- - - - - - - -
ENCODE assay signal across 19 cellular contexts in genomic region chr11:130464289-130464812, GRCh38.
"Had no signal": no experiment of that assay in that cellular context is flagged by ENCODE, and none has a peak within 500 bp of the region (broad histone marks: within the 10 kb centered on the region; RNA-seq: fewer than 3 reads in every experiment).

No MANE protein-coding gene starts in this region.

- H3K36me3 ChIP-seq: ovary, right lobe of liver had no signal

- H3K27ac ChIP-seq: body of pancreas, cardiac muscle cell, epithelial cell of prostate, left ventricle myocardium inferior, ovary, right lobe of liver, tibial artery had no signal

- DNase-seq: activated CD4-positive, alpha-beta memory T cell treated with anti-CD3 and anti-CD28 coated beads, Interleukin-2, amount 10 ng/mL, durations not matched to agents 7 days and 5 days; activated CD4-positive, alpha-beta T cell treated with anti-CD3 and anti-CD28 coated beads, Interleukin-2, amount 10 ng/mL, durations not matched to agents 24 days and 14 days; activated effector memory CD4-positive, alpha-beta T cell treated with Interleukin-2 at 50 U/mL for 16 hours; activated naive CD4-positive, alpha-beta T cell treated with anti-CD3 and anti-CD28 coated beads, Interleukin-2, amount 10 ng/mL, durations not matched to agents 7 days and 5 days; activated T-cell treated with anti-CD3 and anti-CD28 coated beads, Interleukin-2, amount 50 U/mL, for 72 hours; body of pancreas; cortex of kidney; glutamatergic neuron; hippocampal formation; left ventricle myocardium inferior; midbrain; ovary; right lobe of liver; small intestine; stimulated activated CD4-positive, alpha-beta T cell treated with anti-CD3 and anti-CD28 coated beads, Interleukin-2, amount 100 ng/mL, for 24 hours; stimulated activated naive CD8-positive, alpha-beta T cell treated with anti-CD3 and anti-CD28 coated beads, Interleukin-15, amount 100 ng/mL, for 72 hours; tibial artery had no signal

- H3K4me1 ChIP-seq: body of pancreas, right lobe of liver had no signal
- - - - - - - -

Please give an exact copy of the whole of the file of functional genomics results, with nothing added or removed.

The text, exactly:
ENCODE assay signal across 19 cellular contexts in genomic region chr11:130464289-130464812, GRCh38.
"Had no signal": no experiment of that assay in that cellular context is flagged by ENCODE, and none has a peak within 500 bp of the region (broad histone marks: within the 10 kb centered on the region; RNA-seq: fewer than 3 reads in every experiment).

No MANE protein-coding gene starts in this region.

- H3K36me3 ChIP-seq: ovary, right lobe of liver had no signal

- H3K27ac ChIP-seq: body of pancreas, cardiac muscle cell, epithelial cell of prostate, left ventricle myocardium inferior, ovary, right lobe of liver, tibial artery had no signal

- DNase-seq: activated CD4-positive, alpha-beta memory T cell treated with anti-CD3 and anti-CD28 coated beads, Interleukin-2, amount 10 ng/mL, durations not matched to agents 7 days and 5 days; activated CD4-positive, alpha-beta T cell treated with anti-CD3 and anti-CD28 coated beads, Interleukin-2, amount 10 ng/mL, durations not matched to agents 24 days and 14 days; activated effector memory CD4-positive, alpha-beta T cell treated with Interleukin-2 at 50 U/mL for 16 hours; activated naive CD4-positive, alpha-beta T cell treated with anti-CD3 and anti-CD28 coated beads, Interleukin-2, amount 10 ng/mL, durations not matched to agents 7 days and 5 days; activated T-cell treated with anti-CD3 and anti-CD28 coated beads, Interleukin-2, amount 50 U/mL, for 72 hours; body of pancreas; cortex of kidney; glutamatergic neuron; hippocampal formation; left ventricle myocardium inferior; midbrain; ovary; right lobe of liver; small intestine; stimulated activated CD4-positive, alpha-beta T cell treated with anti-CD3 and anti-CD28 coated beads, Interleukin-2, amount 100 ng/mL, for 24 hours; stimulated activated naive CD8-positive, alpha-beta T cell treated with anti-CD3 and anti-CD28 coated beads, Interleukin-15, amount 100 ng/mL, for 72 hours; tibial artery had no signal

- H3K4me1 ChIP-seq: body of pancreas, right lobe of liver had no signal